3 thoughts on “Cylance SPEAR

  1. shinichi Post author


    by Jon Gross and the Cylance SPEAR Team



    At this time, SPEAR does not believe the attacks were meant to be destructive or disruptive. However, our team believes that attacks of this nature on companies involved in Japanese critical infrastructure and resources are ongoing and are likely to continue to escalate in the future.

    It’s clear from SPEAR’s research that Operation Dust Storm has slowly evolved over time to become increasingly effective. Early operations were extremely blunt, relatively unsophisticated, and readily picked up by the security industry. As the group became more and more focused on Japan, less and less of their tactics and malware appeared in reports or write-ups. The targets identified escalated both in size and in the scope of affected industries.

    As a result, SPEAR felt obligated to share with the community and public what was discovered recently, to hopefully stunt the attackers’ progress for a time.

  2. shinichi Post author

    New Security Research from Cylance SPEAR™ Team Uncovers Multi-Year, Multi-Attack Campaign Targeting Japanese Critical Infrastructure

    “Operation Dust Storm” reveals increasingly sophisticated, targeted and successful cyber-attacks against Japanese electric utility, oil and gas, finance, transportation and construction companies

    Press Release

    Cylance, Inc.


    Cylance SPEAR™ team, the security research arm of Cylance, today released a report titled “Operation Dust Storm,” which reveals a multi-year, multi-attack campaign against Japanese commercial interests and critical infrastructure. The research uncovers how a well-organized and well-funded threat group, likely associated with a nation/state, has used a variety of attack vectors and techniques to infiltrate and gather sensitive information from companies in electric utilities, oil and gas, finance, transportation and construction.

    “Since 2010, a threat group with considerable resources has been using various exploits to attack commercial interests around the globe, with a specific focus on Japan,” said Jon Miller, vice president of strategy, Cylance. “Whereas early activity by the group showed less sophistication and a broader set of targets, SPEAR’s current research indicates the group’s present focus has shifted specifically and exclusively to Japanese companies or Japanese subdivisions of larger foreign organizations. The group has also shown an ability to exploit Android-based mobile devices, illustrating that these types of attacks are more prevalent in the mobile-centric business cultures in Asia. The campaign continues to this day.”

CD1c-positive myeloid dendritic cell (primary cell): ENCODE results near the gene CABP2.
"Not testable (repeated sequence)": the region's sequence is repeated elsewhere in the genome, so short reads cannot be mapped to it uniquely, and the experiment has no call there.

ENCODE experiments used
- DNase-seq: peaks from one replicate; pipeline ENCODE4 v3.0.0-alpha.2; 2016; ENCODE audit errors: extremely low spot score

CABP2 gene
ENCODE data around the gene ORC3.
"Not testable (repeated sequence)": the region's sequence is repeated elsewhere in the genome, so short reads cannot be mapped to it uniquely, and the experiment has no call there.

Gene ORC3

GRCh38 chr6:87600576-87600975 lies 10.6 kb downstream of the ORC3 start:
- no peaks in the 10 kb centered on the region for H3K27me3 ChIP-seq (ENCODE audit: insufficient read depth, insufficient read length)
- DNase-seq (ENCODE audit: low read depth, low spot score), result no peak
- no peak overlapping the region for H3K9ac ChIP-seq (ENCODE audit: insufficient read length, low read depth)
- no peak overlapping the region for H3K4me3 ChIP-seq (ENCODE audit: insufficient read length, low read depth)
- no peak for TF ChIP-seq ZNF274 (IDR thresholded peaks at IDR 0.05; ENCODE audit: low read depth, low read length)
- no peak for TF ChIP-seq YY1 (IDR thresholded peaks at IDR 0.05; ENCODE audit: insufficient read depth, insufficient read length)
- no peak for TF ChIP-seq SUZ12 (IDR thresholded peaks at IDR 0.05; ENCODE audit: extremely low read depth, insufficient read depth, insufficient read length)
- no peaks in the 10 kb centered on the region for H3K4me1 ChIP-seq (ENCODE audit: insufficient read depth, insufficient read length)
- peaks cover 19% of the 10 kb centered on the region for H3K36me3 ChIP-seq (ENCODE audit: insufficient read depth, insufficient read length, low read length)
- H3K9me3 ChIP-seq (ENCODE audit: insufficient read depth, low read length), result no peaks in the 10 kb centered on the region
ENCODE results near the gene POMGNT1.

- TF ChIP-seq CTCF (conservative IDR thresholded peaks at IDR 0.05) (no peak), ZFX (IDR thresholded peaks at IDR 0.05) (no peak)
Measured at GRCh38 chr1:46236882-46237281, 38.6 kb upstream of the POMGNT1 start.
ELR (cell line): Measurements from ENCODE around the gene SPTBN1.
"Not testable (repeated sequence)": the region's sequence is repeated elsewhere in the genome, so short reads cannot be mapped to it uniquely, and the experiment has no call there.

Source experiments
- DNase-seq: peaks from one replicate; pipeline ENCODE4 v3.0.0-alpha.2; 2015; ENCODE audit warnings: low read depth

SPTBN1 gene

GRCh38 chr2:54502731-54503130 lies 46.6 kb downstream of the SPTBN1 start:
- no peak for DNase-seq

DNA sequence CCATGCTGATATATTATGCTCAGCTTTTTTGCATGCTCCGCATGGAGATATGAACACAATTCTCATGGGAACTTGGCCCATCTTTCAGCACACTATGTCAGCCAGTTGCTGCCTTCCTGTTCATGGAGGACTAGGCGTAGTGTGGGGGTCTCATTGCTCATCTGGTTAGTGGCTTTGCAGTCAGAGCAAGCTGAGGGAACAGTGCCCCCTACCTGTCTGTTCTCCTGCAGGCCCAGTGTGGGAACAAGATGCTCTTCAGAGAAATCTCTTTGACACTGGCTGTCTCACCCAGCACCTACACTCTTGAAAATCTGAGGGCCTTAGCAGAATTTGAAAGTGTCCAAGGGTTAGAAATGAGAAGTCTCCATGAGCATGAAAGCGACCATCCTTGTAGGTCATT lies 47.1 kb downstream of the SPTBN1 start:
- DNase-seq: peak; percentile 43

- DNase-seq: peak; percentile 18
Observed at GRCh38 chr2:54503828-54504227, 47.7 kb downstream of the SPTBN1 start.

Specific findings of Operation Dust Storm include:

    • Exclusive Focus on Japan in Later Stages: Recent activity has shown an exclusive focus on Japanese companies or Japanese divisions of larger organizations not headquartered in Japan.
    • Sustained Attack Campaigns: The campaign spans more than five years of persistent, multiple cyber attacks against companies in Japan, South Korea, the U.S. and Europe.
    • Long-term Purpose: After evaluating the malware at the first stages of attack on the hacked networks and systems, the SPEAR team found evidence showing that the prime motives are long-term data exfiltration and theft.
    • Variety of Critical Infrastructure Targets: Critical infrastructure targets include electric utilities, oil and gas, finance, transportation and construction.
    • Increasing Focus on Japanese Commercial and Energy Interests: The campaign is most likely being directed by a nation/state attack group growing in sophistication and focus, who are specifically targeting Japanese companies or Japanese subsidiaries of multinational corporations.
    • Continuous, Undocumented Threats: Last year SPEAR discovered two more waves of attacks that started in July 2015 and October 2015. One of the primary targets was a Japanese subsidiary of a South Korean electric utility.
    • Wide Range of Attack Types and Vectors: Attacks have employed spear phishing, waterholes, unique backdoors and unique zero-day variants, among others, to breach corporate networks and Android-based mobile devices.
    • Targeted Corporate Attacks: The campaign has made use of malware that is customized for particular target organizations; one 2015 attack involved the use of an S-Type backdoor variant designed specifically to compromise the investment arm of a major Japanese automaker.

    The full Operation Dust Storm report can be downloaded here and includes more detail on the types of attacks, targets and a complete timeline of attacks between 2010 and 2015. Future Cylance SPEAR research focused specifically on the mobile-based attacks covered in Operation Dust Storm will be released later this year. Through Cylance research and analysis work, previously undocumented attacks indicate that this activity is directed by one threat actor or entity, and there is undoubtedly more to discover. Cylance analysis is ongoing and there will be more updates as new aspects and new attacks are uncovered.


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